Associate Professor Mitchell Croatt is a rising star in the field of synthetic organic chemistry, designing and developing new reactions with a focus on medicinal applications. Over the last five years, the Department of Chemistry and Biochemistry head has published 20 papers and received over $815,000 from funders including the National Institutes of Health, the North Carolina Biotechnology Center, and the American Chemical Society. He is a recipient of the CAREER award, the National Science Foundation’s most prestigious grant for early-career faculty.
“In my lab, we do medicinal chemistry, tinker with new biofuels or compounds made from renewable sources, and more – but the overarching philosophy is to make molecules in fewer steps.
“For example, in a recent Stanford collaboration, we worked on a compound thought to have potential to reduce oxidative damage after a stroke. We cut the steps to produce it in half. And developed a method to produce several similar molecules in one or two additional steps.
“The fewer the steps, the less waste. More steps lengthen the time to make a compound, decrease chances a pharmaceutical company will be interested, and so on. We’re trying to make molecules more efficiently.”
“As part of UNCG’s Medicinal Chemistry Collaborative, I work with scholars on campus and at other universities, and industrial partners, to improve the ways we treat disease. Several of my studies, conducted with Dr. Nicholas Oberlies in our department, focus on optimizing naturally occurring compounds.
“Oberlies’ research group has isolated compounds from fungi that have anti-cancer properties. But fungi don’t really care about curing cancer in humans, so they haven’t exactly honed those compounds for anti-cancer activity. Our lab modifies those molecules to try to make better drugs.
“In one project, we created six fluorinated versions of a molecule currently used as an antifungal drug in humans and animals. By adding fluorine to that compound, which has also been reported to have anti-cancer effects, we make it harder for the body to metabolize. Imagine taking one pill a week instead of two pills a day. That’s the kind of thing we’re aiming for.
“In a different project, we selectively modified different functional groups of a very complex natural molecule, to understand which parts make it toxic – and to increase and decrease its toxicity.
“Another way we improve compounds is in collaboration with UNCG’s Dr. Patricia Reggio, who specializes in computational chemistry and computer-aided drug design. Her lab creates models that help us understand why a molecule, or a modification to a molecule, works the way it does.”
“We were collaborating with Dr. Reggio – on creating molecules that more specifically target pain receptors – when we started to delve into flow chemistry. That has been an unexpected and fun avenue of work.
“Flow chemistry is a different way to do reactions. In your typical experiment, you add reagents to a flask, they react, you stop the reaction at a certain time, etc. In flow chemistry, you’re running reagents through tiny tubes and where they meet, they mix. The length of tubing where they interact is the reaction time length.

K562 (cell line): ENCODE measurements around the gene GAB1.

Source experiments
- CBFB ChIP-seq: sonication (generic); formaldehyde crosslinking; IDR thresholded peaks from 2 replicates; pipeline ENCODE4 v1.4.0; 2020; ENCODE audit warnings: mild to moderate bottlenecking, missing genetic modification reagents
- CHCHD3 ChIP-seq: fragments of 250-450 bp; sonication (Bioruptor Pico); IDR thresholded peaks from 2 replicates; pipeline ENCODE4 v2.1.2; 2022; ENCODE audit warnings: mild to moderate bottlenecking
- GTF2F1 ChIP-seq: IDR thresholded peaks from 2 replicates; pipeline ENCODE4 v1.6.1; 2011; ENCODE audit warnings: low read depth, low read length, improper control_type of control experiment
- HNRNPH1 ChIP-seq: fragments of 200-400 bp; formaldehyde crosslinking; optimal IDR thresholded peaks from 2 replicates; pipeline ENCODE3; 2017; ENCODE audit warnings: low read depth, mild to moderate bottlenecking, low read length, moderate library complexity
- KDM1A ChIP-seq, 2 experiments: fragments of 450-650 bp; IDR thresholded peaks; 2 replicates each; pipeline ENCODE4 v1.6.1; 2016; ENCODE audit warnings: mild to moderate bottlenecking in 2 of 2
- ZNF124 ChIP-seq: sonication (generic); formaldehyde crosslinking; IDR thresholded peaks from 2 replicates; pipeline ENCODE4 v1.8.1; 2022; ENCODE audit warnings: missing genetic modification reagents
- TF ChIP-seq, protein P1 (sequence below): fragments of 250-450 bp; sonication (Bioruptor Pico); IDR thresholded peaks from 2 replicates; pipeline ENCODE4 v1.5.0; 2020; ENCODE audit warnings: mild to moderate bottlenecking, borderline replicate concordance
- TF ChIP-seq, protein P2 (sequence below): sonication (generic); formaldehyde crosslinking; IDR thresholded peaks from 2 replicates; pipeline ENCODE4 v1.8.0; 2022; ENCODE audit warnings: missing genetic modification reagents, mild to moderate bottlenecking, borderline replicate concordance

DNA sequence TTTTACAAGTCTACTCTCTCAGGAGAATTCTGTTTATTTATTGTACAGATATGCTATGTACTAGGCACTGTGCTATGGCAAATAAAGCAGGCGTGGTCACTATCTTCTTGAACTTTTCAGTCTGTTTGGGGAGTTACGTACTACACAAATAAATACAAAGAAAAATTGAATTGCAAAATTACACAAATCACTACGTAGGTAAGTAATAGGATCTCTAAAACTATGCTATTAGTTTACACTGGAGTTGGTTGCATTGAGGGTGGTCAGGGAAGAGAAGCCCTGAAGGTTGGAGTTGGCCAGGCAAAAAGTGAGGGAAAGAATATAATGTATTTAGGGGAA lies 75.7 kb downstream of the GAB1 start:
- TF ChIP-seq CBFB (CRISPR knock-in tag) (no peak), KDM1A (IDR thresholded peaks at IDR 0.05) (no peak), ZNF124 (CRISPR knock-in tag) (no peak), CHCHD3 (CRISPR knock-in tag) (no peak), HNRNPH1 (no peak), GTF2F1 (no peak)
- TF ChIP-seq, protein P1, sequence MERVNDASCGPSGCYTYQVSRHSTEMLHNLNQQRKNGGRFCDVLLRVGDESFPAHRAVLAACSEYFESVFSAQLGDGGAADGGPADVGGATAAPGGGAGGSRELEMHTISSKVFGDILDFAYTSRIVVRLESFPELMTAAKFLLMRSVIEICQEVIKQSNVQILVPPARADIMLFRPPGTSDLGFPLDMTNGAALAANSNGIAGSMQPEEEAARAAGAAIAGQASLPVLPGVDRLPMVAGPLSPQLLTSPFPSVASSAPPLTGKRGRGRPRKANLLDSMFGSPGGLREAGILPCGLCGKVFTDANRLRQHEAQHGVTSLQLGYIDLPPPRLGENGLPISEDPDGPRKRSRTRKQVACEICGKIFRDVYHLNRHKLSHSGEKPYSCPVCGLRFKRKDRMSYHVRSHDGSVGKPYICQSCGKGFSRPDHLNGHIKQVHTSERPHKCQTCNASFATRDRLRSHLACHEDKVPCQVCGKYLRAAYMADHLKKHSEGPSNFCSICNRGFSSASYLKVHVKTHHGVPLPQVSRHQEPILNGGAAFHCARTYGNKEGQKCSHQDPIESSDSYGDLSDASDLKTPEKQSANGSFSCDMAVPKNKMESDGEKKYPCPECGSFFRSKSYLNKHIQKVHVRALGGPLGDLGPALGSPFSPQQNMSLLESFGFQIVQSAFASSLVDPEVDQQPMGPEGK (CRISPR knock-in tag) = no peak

“There are major benefits. You can heat, cool, and pressurize reagents better and much more easily. It’s also safer. We have had to work behind a blast shield when we use explosive reagents, but if you do it with flow chemistry, the volume is so low that the tube will just pop if it explodes.
“Flow chemistry is very popular in the pharmaceutical industry, but our lab is one of just a few in the UNC System currently using it.
“We use a 3D printer and parts bought easily online to create our instruments, and we’ve developed an app to run them.
“We’re trying to make it accessible to more researchers. You can buy a flow syringe pump for around $10,000, or you can check out our lab’s YouTube videos and make your own for under $100. A lab in Germany has already built one of our systems. And a local biotech company is using one.”
“The products of my research I am proudest of are the researchers themselves. I’ve mentored over 65 so far, including more than 40 undergraduates and 12 graduate students. It’s the part of the job I look forward to the most.
“I received the NSF CAREER award partly for my lab’s work on cyanocarbenes, which opened up a new pathway to assembling all sorts of molecules. The reaction we designed gave us access to a whole new area of research and landed us the cover of a top journal in organic chemistry. But the award also required a strong teaching component. It’s the teacher-scholar model.
“For me, UNCG offers the perfect balance of teaching and research. We have great students and the research infrastructure to do great things. We’re competing with the top universities for all these grants, and we’re getting them – so we’re really doing cutting-edge research with our students.
“Being able to position these students for success has been fantastic. I wouldn’t be where I am if not for my mentors, and it’s great to pay that back. I pursue diverse research projects because I want my students to be thinking about the different ways organic chemistry can impact projects and society in general. We want to help out humanity.”